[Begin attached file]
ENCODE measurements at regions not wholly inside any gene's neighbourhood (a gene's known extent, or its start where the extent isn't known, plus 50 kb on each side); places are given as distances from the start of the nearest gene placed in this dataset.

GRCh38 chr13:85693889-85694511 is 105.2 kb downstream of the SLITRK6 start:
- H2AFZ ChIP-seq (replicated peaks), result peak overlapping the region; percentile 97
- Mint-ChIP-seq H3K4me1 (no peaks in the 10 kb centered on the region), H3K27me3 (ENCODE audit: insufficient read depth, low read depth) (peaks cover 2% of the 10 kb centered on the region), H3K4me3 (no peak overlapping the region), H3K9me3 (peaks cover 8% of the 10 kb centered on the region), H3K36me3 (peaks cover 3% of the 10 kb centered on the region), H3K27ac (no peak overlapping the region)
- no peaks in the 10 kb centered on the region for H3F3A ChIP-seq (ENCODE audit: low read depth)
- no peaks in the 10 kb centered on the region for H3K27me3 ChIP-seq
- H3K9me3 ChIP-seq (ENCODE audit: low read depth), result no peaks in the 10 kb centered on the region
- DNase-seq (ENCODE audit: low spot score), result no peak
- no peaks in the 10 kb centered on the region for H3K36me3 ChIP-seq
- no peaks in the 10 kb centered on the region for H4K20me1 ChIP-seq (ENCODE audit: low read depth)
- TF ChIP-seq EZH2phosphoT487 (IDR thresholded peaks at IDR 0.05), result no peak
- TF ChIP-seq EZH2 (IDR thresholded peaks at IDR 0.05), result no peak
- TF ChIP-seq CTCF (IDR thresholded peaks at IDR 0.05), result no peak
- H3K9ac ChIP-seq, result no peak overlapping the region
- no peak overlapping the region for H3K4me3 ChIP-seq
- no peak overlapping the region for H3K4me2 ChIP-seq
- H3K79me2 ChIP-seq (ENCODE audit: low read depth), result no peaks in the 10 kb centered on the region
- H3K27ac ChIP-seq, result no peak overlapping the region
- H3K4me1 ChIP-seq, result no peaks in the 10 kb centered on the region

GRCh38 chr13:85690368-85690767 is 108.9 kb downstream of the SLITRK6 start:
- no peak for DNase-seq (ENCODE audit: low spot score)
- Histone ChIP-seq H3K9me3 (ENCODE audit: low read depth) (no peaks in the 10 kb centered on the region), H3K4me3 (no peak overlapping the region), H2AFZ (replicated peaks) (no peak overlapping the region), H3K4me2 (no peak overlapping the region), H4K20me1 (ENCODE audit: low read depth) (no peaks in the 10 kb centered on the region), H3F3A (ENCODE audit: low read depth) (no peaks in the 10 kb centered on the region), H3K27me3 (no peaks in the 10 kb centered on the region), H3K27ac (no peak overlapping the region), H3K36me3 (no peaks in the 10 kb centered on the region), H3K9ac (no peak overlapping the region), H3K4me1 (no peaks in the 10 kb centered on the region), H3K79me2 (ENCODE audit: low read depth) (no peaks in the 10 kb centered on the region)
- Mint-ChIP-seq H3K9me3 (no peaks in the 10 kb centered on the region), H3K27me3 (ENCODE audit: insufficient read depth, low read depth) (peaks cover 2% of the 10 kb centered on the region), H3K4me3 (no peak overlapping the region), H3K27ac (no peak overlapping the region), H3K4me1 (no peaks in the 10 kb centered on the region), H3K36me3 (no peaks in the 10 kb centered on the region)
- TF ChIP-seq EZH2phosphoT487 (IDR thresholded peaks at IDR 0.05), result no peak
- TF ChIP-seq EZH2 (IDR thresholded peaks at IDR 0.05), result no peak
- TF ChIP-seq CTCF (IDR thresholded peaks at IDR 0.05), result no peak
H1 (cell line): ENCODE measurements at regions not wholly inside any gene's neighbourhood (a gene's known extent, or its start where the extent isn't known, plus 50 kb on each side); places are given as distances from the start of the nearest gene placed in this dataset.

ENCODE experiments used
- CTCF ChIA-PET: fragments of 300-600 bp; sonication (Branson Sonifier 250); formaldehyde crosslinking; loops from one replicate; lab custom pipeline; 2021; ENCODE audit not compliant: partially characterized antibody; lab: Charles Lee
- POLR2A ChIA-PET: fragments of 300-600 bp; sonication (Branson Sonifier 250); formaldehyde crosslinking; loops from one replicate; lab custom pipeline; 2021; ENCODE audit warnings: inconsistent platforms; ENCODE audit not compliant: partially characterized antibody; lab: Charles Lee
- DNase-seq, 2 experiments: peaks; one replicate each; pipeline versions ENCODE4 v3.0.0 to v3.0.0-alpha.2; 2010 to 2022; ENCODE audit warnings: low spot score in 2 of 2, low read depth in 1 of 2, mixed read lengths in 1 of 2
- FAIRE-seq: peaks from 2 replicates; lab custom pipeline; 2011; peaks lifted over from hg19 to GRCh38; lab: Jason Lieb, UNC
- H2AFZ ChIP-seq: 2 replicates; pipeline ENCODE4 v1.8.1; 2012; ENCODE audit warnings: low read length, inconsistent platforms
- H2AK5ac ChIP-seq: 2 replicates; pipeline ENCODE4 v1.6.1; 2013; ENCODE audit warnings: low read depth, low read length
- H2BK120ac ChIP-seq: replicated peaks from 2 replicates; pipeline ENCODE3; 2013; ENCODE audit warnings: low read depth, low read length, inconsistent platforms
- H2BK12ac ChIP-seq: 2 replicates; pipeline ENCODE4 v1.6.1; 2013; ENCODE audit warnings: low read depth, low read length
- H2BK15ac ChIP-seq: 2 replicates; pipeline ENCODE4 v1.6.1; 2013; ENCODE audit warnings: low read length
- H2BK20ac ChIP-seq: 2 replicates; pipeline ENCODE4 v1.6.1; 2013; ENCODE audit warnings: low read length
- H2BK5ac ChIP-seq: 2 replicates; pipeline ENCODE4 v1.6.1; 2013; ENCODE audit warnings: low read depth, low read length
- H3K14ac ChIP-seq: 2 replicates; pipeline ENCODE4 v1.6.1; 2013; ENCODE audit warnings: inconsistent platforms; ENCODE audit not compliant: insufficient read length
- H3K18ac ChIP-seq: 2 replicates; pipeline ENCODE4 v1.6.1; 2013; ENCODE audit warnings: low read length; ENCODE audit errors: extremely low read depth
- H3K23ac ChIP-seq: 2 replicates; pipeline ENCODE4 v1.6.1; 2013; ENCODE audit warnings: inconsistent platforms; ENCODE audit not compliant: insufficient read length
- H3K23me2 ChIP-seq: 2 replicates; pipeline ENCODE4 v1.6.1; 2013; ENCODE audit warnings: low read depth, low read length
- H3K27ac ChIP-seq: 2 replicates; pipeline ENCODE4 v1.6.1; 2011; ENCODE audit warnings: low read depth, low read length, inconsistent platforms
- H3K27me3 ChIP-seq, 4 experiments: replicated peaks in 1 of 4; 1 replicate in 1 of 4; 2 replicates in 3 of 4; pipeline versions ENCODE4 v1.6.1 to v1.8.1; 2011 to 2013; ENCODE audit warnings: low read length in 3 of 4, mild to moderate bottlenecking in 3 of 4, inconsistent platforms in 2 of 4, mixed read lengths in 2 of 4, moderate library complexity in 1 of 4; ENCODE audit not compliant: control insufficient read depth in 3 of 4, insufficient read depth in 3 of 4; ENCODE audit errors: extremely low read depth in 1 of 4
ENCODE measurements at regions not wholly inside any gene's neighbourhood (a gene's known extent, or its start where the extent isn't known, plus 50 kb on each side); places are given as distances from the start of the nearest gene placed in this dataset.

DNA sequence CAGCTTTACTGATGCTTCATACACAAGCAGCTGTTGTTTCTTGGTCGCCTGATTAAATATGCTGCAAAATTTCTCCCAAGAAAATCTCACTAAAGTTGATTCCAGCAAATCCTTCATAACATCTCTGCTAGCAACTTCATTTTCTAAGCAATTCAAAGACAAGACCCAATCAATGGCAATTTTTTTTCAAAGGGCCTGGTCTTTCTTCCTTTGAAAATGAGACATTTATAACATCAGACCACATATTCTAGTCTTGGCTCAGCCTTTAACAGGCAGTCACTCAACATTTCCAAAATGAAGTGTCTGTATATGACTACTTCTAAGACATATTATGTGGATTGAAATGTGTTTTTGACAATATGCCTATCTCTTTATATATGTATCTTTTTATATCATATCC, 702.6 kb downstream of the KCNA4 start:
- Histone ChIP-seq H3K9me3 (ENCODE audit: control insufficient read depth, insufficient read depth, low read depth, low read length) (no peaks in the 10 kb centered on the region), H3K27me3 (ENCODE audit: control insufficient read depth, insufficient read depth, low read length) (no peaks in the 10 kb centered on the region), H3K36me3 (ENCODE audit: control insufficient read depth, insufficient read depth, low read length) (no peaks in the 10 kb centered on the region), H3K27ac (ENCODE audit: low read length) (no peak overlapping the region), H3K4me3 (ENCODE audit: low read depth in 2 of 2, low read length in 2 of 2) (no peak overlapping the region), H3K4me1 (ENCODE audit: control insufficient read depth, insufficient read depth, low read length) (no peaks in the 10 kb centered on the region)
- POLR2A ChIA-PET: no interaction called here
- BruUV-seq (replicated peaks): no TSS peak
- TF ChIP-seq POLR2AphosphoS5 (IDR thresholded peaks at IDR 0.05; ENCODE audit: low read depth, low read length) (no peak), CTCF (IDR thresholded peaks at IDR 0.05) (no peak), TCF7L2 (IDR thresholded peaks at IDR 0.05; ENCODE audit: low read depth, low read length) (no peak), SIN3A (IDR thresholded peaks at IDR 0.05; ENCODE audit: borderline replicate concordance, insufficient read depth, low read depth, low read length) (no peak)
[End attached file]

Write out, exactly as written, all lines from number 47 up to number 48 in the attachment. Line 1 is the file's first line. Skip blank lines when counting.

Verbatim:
DNA sequence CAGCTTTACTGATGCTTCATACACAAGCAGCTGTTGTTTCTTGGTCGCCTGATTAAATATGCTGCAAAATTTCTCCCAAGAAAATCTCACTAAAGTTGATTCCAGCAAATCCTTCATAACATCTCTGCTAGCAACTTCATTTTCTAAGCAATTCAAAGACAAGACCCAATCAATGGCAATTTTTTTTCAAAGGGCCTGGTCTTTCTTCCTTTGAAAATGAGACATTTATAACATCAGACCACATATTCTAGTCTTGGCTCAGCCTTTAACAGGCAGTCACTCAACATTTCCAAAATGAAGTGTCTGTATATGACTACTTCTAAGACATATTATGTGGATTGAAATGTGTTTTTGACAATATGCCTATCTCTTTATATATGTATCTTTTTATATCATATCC, 702.6 kb downstream of the KCNA4 start:
- Histone ChIP-seq H3K9me3 (ENCODE audit: control insufficient read depth, insufficient read depth, low read depth, low read length) (no peaks in the 10 kb centered on the region), H3K27me3 (ENCODE audit: control insufficient read depth, insufficient read depth, low read length) (no peaks in the 10 kb centered on the region), H3K36me3 (ENCODE audit: control insufficient read depth, insufficient read depth, low read length) (no peaks in the 10 kb centered on the region), H3K27ac (ENCODE audit: low read length) (no peak overlapping the region), H3K4me3 (ENCODE audit: low read depth in 2 of 2, low read length in 2 of 2) (no peak overlapping the region), H3K4me1 (ENCODE audit: control insufficient read depth, insufficient read depth, low read length) (no peaks in the 10 kb centered on the region)